The Jakarta Post
There are long passages of time that I have lost. (Shutterstock/File)
There are long passages of time that I have lost. I am not talking about hours, which in my mind seem insignificantly short. I am not talking about days, which in my mind seem to disappear within a blink. I am not talking months or weeks. I am talking about years.
There are years that I cannot seem to recall, where apparently, life occurred. There are years where I do not remember what happened, in my life and beyond — conversations, friendships, weddings, funerals, breakups, relationships, illnesses, wars, births, the good, the bad and the beautiful — have been erased from my memory, without my knowledge or my consent.
The people around me no longer ask “Don’t you remember?” but rather, “Do you remember?” And when I tell them that I don’t, they will assist me in exploring my mind, in finding whether there are traces of that certain memory left, and if not, as most often is the case, they will kindly and patiently remind me of the grand, lasting memory that I have lost (the name of a person, the year of an occurrence, the location of an event).
Even so, I cannot expect this degree of comprehension and patience from everyone, especially those I am not familiar with. And it is difficult, living with a bipolar disorder is difficult, understanding it is difficult, explaining it, even more so. But here it is: the good, the bad and the beautiful.
Bipolar disorder, also known as manic depression, is a disorder in which a person experiences uncommon changes in mood and energy. The moods that are experienced fluctuate from manic (type one bipolar) or hypomanic (type two bipolar), which is extreme elation, to depressive, which is extreme hopelessness.
The common symptoms of a mania or hypomania episode is the feeling of excitement, extreme energy, increased activity level, sleeping problems, memory loss, agitation or irritation, higher speed in thoughts, speed and actions, and the impulse toward risky behavior such as shopping, gambling, binge drinking or excessive sexual activities.
The common symptoms of a depressive episode is the feeling of sadness, emptiness, or hopelessness, low energy, sleeping problems, eating problems, exhaustion and suicidal thoughts. These episodes, both high and low, might be triggered by certain situations but also might occur naturally toward the person with a bipolar condition.
It was a secret, and still is as I am writing this, because I was afraid. Every part of the experience, the fluctuations of emotions, the erratic behavior, the required medication, is not only my secret, but the secret of others around me.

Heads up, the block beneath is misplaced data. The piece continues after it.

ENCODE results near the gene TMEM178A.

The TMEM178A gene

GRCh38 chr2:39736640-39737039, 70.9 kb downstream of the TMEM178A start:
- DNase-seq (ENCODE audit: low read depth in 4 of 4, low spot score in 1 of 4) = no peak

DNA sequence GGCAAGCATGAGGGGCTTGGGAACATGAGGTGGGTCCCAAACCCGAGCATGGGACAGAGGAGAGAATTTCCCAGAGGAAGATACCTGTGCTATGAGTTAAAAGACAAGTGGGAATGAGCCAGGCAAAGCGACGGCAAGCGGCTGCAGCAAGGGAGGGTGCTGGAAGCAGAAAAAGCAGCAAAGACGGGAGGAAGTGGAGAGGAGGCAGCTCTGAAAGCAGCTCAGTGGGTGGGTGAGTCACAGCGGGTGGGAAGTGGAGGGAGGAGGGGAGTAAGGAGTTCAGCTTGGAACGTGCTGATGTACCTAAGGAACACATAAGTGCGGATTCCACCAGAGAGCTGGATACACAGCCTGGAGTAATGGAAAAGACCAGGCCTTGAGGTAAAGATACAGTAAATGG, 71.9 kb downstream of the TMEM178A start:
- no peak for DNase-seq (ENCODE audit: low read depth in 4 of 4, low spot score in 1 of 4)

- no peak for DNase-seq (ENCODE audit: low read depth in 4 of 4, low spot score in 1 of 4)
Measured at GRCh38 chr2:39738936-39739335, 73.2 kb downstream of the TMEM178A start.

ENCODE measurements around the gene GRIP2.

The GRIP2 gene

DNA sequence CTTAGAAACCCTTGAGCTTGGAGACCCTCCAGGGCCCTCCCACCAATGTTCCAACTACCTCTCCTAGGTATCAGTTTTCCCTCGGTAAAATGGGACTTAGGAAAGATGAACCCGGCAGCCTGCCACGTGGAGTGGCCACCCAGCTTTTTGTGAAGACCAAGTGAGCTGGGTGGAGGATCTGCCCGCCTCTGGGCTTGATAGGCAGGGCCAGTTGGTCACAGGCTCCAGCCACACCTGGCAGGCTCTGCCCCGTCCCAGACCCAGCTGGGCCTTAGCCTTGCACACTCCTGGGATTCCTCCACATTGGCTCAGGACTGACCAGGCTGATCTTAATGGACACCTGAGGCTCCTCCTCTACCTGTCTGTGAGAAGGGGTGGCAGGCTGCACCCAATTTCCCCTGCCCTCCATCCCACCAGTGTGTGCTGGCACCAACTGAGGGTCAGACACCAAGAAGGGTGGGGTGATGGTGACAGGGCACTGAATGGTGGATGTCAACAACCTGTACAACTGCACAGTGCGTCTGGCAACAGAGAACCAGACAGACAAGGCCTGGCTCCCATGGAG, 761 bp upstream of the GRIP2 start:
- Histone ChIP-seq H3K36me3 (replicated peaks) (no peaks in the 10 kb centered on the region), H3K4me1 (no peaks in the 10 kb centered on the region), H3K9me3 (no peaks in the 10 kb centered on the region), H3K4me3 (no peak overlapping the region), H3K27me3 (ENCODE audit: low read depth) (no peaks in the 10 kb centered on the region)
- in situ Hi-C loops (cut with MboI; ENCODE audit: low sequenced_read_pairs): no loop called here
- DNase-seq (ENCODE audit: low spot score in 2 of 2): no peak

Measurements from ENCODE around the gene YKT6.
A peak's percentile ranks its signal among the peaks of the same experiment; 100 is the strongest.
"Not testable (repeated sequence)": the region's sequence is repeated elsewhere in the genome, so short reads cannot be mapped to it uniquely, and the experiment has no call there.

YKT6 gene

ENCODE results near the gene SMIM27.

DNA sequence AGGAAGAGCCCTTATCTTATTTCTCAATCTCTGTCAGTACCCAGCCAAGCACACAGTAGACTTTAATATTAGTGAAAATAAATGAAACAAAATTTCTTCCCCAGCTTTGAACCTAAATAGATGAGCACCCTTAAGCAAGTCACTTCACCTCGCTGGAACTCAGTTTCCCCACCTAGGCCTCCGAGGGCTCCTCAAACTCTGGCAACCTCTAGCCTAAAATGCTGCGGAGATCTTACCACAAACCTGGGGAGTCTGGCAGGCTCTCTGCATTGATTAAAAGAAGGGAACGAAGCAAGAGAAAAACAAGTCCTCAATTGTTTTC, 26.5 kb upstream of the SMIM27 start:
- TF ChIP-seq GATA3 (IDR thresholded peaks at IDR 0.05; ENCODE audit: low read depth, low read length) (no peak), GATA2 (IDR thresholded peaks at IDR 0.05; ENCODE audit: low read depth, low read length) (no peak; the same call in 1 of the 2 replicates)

My mother, who once had to convince me that I did not have to find a dance class in the middle of the night; a friend who installed a tracker on my phone to know my whereabouts; another who had to calm me down while I cried in the middle of a restaurant during lunch hour. The explanation that I have written above are clinical terms, and are therefore emotionally detached and disconnected from the reality of the lived experience of those living with bipolar.
There is no common language to describe it that does not fill it with fear – words such as, “insane.” “unstable” and “reckless,” words that one would use in reference to a potentially dangerous person. Yes, there are moments I have experienced where I would admit it to be insane, unstable and reckless. Then, there are moments of grief, of confusion, of complete despair. But there are other moments, moments of truth, of calm, compassion and extraordinary affection. And I would like to tell you about them, if I may.
During hypomania, I find myself within my own time and space. It is a time in which everything is fast, the fastest pace you can imagine, and a space in which everything, everything you can imagine, is possible.
During hypomania, I have disappeared to other cities without notice — spending the trip with friends, drinking, partying and barely sleeping.
During hypomania, I have struck up conversations with strangers in public spaces, regardless of their character or intention.
During hypomania, I conjure up ideas, millions of them, and I write, and I thrive. During hypomania, I reason that at the very best, I will have an adventure, and at the very worst, I will have a lesson.
During depression, I find myself without a time or space. It is not a slowing down of time but an absence of a fixed time, and it is not hollowness but a loss of space.
During depression, I have disappeared to other cities without notice — spending the trip alone, wandering, crying and barely sleeping.
During depression, I refuse to speak even to the people closest to me, regardless of their character or intention.